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Susan Bassnett: Translation Studies Introduction

translation studies - discipline that concerns itself with the problems raised by the production and description of translations discipline in its own right not a branch of comparative literary study, not a specific area of linguistics translation = source language text (SL) target language text (TL) ensuring that the surface meaning of the two will remain approximately similar and the structures of the SL will preserved as closely as possible but no so that the TL structures will be destroyed translation has been perceived as a secondary activity has been underestimated first theoretical essay on translation (1791) in English Essay on the Principles of Translation the most important advances in translation studies were in the 20th century Russian Formalist Circle, Prague Linguistic Circle criteria for the founding of a theory of translation connected with the areas of stylistics, literary history, linguistics, semiotics and aesthetics + practical application 4 general areas of interest: o 2 are product oriented functional aspects of the TL text in relation to the SL text o 2 are process oriented analysis of what actually takes place during the translation 1. History of Translation 2. Translations in the TL culture 3. Translation and Linguistics 4. Translation and Poetics (literary translation) evaluation of a translation o assessment is culture bound a translation is tied up with the context in which it is made o no universal canon to which texts may be assessed o because of the low status of translation critics were able to assess translated texts from an assumed superior position 3 sections of the book: 1. central issues of translation meaning, untranslatability, equivalence, translation as a part of communication theory 2. history of translation 3. specific problems of translating poetry, prose and drama

1. Central Issues
LANGUAGE AND CULTURE

translation belongs most properly to semiotics ( = science which studies sign systems or structures, sign processes and sign functions) language = modeling system, the heart within the body of culture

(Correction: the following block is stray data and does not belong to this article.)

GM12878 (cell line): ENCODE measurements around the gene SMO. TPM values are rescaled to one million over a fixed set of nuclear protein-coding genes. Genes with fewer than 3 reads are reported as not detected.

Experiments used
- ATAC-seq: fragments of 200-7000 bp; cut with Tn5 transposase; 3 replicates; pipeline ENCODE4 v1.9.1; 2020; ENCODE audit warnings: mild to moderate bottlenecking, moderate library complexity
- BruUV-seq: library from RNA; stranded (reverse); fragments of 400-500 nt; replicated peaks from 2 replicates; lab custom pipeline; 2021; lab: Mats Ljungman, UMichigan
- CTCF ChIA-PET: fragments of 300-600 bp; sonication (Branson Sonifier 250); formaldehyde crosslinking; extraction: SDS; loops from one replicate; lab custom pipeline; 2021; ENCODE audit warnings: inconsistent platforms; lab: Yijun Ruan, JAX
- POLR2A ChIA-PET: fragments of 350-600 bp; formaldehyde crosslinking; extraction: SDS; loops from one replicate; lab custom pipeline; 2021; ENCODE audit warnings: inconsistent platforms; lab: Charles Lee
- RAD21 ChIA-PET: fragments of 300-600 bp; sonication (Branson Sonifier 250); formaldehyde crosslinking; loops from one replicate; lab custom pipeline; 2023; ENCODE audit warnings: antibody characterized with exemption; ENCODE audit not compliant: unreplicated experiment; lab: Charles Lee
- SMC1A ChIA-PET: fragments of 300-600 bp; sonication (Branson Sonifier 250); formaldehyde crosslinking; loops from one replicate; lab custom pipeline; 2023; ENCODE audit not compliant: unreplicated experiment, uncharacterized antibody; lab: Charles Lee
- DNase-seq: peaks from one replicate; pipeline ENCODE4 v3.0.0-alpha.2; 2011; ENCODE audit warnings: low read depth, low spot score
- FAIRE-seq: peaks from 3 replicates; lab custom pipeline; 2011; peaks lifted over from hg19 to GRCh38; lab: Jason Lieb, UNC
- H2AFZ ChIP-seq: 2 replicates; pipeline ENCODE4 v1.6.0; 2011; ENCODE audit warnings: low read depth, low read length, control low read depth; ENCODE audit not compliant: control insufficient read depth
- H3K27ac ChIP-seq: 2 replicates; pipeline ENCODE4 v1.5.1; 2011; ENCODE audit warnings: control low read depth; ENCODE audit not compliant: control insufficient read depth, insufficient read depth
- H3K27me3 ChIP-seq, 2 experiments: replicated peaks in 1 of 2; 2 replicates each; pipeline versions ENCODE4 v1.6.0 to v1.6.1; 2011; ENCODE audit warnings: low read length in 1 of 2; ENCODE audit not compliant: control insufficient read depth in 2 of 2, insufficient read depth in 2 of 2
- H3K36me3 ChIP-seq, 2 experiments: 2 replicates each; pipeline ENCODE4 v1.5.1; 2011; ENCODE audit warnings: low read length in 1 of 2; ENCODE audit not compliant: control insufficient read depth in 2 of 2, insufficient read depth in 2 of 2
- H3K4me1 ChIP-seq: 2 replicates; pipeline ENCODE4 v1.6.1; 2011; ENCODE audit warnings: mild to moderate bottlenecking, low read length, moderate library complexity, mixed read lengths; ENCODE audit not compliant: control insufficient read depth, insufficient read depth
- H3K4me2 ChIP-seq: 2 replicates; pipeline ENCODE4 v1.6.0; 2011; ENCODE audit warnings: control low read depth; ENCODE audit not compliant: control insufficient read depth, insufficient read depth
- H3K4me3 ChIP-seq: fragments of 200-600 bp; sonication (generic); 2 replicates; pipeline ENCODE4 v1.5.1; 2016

TYPES OF TRANSLATION

1. Intralingual translation, rewording (an interpretation of verbal signs by means of other signs in the language) 2. Interlingual translation, translation proper (an interpretation of verbal signs by means of some other language), process of transfer from SL to TL 3. Intersemiotic translation, transmutation (an interpretation of verbal signs by means of nonverbal sign systems) problem there is no full equivalence in translation translation must often resort to a combination of code units in order to interpret the meaning of a single unit o because complete equivalence cannot take place in any categories Roman Jakobson claims that all poetic art is technically untranslatable

DECODING AND RECORDING -

syntagmatic (horizontal) relationships that a word has with the words that surround it in a sentence associative (vertical) relations that a word has with the language system as a whole important to consider these associative lines when translating e.g. butter has different associations in English, than in Italian the translator decides how the interpretation will look like while taking into account that the TL phrase should have a roughly similar meaning (to omit difficult expressions is immoral) e.g. what greeting will he use when English hello has more equivalents in Italian